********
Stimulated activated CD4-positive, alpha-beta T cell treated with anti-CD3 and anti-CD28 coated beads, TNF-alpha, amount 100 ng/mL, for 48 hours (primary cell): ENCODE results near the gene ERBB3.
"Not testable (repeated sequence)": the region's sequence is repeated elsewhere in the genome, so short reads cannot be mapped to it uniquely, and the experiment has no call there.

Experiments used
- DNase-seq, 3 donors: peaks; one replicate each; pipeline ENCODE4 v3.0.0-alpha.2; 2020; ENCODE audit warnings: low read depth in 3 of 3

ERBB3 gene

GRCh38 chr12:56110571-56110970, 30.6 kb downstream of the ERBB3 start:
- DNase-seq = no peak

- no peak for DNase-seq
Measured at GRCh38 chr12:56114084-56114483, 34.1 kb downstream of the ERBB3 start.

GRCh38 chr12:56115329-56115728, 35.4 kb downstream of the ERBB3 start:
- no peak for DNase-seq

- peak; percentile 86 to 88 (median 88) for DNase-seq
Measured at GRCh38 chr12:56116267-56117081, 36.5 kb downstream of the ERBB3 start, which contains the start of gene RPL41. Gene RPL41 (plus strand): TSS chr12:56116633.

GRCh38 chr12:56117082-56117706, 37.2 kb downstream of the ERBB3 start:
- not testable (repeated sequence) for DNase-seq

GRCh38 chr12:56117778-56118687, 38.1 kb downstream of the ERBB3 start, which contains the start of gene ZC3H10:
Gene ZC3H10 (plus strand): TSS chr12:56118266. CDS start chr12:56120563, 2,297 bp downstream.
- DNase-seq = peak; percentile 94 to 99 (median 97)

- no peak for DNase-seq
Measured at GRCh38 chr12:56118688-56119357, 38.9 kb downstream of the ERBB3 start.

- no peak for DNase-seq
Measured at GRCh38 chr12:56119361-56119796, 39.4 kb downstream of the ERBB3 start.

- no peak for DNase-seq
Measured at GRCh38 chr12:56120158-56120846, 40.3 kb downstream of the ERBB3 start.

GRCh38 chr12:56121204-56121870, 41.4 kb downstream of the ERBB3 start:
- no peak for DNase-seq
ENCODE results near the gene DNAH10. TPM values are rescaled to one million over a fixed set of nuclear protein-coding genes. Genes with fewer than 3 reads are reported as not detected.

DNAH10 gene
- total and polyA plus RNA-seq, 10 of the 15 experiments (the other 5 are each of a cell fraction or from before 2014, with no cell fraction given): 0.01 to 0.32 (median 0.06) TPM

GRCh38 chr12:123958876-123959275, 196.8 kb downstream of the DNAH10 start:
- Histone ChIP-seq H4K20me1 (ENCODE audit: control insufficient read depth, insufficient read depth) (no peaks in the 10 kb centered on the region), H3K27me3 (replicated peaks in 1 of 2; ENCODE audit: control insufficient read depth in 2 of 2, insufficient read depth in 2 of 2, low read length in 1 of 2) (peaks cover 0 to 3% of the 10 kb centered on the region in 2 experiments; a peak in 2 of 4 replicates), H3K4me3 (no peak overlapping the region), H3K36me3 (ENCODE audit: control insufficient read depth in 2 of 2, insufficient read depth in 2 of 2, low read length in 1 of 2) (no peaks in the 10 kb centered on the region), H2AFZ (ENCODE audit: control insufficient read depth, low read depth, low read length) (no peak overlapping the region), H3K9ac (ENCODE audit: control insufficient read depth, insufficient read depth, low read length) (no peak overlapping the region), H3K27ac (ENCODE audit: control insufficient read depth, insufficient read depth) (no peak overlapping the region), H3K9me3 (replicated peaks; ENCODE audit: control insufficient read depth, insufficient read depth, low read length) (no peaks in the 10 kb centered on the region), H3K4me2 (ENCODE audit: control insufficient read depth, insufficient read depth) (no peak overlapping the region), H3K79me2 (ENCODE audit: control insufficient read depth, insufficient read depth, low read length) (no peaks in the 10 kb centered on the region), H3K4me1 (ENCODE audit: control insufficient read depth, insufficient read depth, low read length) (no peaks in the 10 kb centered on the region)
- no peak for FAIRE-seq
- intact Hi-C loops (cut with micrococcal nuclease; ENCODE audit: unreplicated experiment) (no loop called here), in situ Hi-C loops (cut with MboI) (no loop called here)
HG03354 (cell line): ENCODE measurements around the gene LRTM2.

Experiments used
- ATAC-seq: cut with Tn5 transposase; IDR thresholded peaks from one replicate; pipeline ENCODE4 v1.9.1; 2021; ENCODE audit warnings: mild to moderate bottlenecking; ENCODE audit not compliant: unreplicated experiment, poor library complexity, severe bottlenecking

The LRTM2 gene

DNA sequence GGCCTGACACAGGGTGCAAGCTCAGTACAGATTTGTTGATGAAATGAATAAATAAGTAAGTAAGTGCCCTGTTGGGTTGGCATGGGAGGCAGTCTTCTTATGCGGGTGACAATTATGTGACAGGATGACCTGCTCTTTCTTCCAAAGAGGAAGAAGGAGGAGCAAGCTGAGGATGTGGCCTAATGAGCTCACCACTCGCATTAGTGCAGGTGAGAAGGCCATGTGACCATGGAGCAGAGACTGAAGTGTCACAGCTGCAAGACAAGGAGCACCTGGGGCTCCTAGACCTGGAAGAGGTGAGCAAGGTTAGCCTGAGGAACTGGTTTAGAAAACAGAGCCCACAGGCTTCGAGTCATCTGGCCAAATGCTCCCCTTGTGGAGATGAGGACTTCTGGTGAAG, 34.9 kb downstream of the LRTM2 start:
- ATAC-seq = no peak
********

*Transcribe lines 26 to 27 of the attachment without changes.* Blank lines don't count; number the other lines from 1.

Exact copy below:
- no peak for DNase-seq
ENCODE results near the gene DNAH10. TPM values are rescaled to one million over a fixed set of nuclear protein-coding genes. Genes with fewer than 3 reads are reported as not detected.